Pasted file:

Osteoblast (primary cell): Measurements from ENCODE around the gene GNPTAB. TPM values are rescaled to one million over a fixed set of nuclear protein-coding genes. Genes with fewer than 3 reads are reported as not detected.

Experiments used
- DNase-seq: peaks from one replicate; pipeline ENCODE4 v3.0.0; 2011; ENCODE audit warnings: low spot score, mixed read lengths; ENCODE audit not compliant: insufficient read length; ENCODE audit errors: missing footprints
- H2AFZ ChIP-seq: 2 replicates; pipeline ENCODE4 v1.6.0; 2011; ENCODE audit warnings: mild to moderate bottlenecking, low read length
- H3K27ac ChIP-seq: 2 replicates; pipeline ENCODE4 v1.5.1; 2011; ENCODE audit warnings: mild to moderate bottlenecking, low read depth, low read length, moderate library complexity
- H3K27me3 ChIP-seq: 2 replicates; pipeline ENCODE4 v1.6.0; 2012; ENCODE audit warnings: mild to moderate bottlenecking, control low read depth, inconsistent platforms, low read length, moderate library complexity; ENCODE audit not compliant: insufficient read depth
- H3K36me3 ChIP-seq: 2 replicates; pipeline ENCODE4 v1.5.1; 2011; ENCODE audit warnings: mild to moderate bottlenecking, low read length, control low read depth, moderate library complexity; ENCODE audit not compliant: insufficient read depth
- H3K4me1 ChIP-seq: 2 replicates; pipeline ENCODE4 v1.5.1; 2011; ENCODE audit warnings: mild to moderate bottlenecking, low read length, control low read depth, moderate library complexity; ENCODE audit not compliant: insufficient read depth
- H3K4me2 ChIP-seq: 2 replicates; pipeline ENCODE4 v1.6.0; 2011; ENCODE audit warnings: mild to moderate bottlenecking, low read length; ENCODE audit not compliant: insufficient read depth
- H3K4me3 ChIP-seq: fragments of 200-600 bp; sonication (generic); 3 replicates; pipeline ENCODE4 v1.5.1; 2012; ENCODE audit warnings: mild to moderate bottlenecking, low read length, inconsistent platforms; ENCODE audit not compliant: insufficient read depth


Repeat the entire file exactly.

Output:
Osteoblast (primary cell): Measurements from ENCODE around the gene GNPTAB. TPM values are rescaled to one million over a fixed set of nuclear protein-coding genes. Genes with fewer than 3 reads are reported as not detected.

Experiments used
- DNase-seq: peaks from one replicate; pipeline ENCODE4 v3.0.0; 2011; ENCODE audit warnings: low spot score, mixed read lengths; ENCODE audit not compliant: insufficient read length; ENCODE audit errors: missing footprints
- H2AFZ ChIP-seq: 2 replicates; pipeline ENCODE4 v1.6.0; 2011; ENCODE audit warnings: mild to moderate bottlenecking, low read length
- H3K27ac ChIP-seq: 2 replicates; pipeline ENCODE4 v1.5.1; 2011; ENCODE audit warnings: mild to moderate bottlenecking, low read depth, low read length, moderate library complexity
- H3K27me3 ChIP-seq: 2 replicates; pipeline ENCODE4 v1.6.0; 2012; ENCODE audit warnings: mild to moderate bottlenecking, control low read depth, inconsistent platforms, low read length, moderate library complexity; ENCODE audit not compliant: insufficient read depth
- H3K36me3 ChIP-seq: 2 replicates; pipeline ENCODE4 v1.5.1; 2011; ENCODE audit warnings: mild to moderate bottlenecking, low read length, control low read depth, moderate library complexity; ENCODE audit not compliant: insufficient read depth
- H3K4me1 ChIP-seq: 2 replicates; pipeline ENCODE4 v1.5.1; 2011; ENCODE audit warnings: mild to moderate bottlenecking, low read length, control low read depth, moderate library complexity; ENCODE audit not compliant: insufficient read depth
- H3K4me2 ChIP-seq: 2 replicates; pipeline ENCODE4 v1.6.0; 2011; ENCODE audit warnings: mild to moderate bottlenecking, low read length; ENCODE audit not compliant: insufficient read depth
- H3K4me3 ChIP-seq: fragments of 200-600 bp; sonication (generic); 3 replicates; pipeline ENCODE4 v1.5.1; 2012; ENCODE audit warnings: mild to moderate bottlenecking, low read length, inconsistent platforms; ENCODE audit not compliant: insufficient read depth